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Do you regularly work with brass rod and find that you need to cut through the metal on the odd occasion?
When brass has been exposed to oxygen for extended periods of time, you may notice that it has started to develop some reddish colored splotches here and there.
Engraving is the name given to a technique that is used to literally carve a design or a word into the surface of a metal, such as brass.
When brass is worked, through bending, hammering or shaping, it can start to harden and become increasingly difficult to work further. If your brass has gotten to this point but you still need to finishing shaping it, you will need to temper the metal in order to return it to its softer state. This process involves heating the brass to a point where the atoms are energized enough to rearrange themselves back into layers and then cooling it.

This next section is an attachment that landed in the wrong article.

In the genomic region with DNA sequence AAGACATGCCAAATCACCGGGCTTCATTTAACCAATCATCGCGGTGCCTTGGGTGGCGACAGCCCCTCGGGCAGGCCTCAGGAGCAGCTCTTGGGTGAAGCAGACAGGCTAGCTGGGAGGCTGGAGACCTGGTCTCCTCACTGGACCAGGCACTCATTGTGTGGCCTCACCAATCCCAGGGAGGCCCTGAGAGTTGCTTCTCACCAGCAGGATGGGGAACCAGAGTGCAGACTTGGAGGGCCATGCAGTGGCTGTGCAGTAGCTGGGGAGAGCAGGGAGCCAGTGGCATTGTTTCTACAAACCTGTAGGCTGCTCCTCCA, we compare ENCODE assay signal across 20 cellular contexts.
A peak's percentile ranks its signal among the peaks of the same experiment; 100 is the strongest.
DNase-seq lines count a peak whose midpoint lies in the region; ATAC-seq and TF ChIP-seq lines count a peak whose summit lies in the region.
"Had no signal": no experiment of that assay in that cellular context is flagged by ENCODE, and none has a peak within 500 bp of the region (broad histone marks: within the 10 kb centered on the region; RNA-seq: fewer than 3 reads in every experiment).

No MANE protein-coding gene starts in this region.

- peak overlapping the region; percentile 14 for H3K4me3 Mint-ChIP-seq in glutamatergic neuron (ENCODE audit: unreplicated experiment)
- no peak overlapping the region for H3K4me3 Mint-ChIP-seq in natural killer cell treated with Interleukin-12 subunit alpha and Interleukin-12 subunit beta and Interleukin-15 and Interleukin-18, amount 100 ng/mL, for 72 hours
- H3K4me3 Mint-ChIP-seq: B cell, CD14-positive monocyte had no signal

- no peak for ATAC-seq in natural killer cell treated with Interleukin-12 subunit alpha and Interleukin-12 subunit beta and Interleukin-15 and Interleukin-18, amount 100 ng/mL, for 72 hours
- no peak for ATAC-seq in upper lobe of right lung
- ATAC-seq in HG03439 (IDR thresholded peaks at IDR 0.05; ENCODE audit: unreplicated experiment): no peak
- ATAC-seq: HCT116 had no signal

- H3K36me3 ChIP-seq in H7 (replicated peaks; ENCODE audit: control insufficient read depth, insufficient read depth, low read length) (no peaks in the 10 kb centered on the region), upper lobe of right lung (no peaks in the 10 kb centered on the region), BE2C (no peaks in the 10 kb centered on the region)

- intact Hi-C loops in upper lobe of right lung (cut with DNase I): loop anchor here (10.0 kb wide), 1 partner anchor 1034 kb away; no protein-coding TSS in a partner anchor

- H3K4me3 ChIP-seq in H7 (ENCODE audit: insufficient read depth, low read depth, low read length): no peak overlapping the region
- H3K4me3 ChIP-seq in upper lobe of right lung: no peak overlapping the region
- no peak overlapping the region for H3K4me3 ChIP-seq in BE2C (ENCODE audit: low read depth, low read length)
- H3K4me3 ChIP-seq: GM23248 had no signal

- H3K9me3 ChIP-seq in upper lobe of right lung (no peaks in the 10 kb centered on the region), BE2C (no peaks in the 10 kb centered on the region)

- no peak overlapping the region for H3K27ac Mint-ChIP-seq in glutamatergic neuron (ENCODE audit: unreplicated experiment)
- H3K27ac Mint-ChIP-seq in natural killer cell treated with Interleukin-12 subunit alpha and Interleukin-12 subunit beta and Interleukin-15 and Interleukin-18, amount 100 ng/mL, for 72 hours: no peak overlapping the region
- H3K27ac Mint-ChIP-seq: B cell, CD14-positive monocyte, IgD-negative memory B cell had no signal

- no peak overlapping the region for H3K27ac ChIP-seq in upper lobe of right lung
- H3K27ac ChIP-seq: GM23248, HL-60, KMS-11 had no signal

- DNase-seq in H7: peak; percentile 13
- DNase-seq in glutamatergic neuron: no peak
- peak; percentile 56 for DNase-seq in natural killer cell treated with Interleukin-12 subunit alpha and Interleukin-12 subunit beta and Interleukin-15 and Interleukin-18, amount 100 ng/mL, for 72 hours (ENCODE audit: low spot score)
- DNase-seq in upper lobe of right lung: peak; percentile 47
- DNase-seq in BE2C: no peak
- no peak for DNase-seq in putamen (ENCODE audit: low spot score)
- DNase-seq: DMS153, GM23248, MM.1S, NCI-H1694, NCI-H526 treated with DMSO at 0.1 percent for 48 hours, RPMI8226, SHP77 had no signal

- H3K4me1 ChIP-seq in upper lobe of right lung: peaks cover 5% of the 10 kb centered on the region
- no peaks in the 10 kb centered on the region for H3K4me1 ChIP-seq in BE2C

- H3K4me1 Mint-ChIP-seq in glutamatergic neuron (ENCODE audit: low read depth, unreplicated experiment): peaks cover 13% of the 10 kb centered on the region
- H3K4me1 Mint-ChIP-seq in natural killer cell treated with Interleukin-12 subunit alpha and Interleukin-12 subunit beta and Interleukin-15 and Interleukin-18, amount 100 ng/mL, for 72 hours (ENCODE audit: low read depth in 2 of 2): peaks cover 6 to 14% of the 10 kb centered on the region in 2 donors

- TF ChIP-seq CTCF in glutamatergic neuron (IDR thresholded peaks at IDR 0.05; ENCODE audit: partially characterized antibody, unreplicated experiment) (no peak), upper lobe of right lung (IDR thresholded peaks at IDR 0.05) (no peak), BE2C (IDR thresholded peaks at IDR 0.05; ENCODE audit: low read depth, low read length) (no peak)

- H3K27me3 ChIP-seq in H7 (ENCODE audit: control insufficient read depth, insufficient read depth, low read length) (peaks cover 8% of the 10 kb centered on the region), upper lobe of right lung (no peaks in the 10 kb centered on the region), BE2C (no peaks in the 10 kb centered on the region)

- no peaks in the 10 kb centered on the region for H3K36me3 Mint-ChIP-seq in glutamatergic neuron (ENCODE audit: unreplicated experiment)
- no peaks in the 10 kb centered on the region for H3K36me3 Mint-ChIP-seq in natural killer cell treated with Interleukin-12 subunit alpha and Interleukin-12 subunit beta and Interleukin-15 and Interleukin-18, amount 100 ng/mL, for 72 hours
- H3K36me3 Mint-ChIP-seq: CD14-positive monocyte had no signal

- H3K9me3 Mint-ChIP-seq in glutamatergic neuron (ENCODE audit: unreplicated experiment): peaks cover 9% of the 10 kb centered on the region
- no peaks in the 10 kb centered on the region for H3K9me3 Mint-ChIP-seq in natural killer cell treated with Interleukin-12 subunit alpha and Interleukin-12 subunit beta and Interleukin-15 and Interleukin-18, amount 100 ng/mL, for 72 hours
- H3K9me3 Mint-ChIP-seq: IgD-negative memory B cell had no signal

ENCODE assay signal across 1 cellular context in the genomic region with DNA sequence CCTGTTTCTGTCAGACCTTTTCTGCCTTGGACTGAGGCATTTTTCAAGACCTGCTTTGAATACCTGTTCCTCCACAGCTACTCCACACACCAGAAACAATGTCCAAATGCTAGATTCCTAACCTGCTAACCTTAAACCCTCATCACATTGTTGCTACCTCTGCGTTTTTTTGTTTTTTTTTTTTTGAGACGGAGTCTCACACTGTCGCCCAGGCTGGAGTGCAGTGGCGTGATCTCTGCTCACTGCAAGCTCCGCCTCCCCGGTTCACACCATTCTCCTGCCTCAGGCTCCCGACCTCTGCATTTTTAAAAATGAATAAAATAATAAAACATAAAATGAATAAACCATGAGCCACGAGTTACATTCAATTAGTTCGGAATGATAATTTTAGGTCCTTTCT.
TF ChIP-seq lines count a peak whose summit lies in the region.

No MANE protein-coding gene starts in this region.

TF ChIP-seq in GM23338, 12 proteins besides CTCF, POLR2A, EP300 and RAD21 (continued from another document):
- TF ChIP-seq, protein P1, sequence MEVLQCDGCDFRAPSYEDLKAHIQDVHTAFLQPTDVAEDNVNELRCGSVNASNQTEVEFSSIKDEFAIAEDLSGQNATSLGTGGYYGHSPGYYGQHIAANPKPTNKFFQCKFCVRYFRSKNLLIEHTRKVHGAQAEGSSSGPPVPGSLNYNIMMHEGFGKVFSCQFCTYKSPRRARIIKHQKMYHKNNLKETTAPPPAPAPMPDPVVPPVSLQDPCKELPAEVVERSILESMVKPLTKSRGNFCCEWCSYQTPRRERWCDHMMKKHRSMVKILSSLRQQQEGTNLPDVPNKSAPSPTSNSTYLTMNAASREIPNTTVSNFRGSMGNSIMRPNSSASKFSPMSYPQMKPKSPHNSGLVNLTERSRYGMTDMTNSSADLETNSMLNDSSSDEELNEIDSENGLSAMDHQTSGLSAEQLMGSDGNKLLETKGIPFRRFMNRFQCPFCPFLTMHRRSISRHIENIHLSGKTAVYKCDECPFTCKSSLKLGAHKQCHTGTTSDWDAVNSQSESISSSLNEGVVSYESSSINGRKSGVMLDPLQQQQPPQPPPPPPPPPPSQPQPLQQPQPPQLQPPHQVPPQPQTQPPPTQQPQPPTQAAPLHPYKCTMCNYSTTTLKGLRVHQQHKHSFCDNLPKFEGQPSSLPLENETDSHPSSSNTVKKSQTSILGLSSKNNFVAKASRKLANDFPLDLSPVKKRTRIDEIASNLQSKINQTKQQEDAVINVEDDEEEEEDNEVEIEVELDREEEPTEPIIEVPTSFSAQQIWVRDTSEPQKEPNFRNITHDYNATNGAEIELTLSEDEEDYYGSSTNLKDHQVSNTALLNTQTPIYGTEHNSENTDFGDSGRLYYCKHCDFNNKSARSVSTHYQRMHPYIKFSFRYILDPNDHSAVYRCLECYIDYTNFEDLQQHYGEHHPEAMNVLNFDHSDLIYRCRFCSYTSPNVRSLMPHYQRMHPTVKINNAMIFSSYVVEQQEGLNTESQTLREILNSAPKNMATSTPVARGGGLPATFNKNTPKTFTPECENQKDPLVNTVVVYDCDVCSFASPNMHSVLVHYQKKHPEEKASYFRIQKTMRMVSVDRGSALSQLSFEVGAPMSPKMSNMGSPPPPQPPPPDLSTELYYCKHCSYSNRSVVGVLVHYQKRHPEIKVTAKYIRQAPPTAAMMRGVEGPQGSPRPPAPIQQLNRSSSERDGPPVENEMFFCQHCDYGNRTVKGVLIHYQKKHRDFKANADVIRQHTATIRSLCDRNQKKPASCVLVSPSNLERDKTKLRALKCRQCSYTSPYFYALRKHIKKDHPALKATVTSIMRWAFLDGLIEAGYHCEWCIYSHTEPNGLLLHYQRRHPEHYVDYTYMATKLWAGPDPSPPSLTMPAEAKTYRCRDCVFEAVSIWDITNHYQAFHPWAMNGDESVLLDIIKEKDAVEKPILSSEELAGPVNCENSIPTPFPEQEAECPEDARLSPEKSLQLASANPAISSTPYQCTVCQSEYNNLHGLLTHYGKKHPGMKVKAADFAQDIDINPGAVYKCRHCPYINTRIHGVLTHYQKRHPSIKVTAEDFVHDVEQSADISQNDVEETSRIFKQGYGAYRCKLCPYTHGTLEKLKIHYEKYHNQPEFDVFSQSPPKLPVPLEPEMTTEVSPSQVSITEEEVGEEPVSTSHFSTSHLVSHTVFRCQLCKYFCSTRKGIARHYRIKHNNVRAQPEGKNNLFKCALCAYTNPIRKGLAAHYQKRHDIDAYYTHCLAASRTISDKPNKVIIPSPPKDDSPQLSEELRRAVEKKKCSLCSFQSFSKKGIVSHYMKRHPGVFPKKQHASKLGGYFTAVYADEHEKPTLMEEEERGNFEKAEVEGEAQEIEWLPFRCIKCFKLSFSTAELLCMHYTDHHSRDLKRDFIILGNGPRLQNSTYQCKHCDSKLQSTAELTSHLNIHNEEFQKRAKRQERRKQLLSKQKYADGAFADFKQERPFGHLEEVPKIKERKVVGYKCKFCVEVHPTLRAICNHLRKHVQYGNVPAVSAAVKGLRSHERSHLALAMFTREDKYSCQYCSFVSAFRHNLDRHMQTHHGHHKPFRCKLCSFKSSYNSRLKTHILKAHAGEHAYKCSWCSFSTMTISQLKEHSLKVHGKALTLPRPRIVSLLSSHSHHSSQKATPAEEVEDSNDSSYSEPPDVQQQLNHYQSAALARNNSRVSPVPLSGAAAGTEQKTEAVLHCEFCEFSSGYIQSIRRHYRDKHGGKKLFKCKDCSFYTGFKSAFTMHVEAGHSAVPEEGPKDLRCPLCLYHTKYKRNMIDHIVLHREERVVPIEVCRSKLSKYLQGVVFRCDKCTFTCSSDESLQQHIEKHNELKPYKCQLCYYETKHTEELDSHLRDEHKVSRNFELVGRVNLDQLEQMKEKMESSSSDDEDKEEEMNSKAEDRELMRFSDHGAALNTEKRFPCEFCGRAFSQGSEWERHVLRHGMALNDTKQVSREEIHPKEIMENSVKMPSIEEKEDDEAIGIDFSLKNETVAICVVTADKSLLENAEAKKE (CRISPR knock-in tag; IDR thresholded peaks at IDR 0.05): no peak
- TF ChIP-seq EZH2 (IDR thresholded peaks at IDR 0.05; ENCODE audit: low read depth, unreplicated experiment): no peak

Brass, an alloy of copper and zinc, is a highly useful metal that has many applications in both the commercial and personal industries. It is, however, a difficult metal to weld as copper and zinc have very different melting points (zincs is much lower). This can be off-putting to many people but, by following these easy instructions, you will find welding brass a breeze.
Whilst brass is known for its attractive colouring and versatility, it is a much more malleable metal than other types so it is important to ensure that all machining bars are handled carefully to avoid the risk of damage. Therefore, the proper care and maintenance of your brass bars should begin the moment you receive them.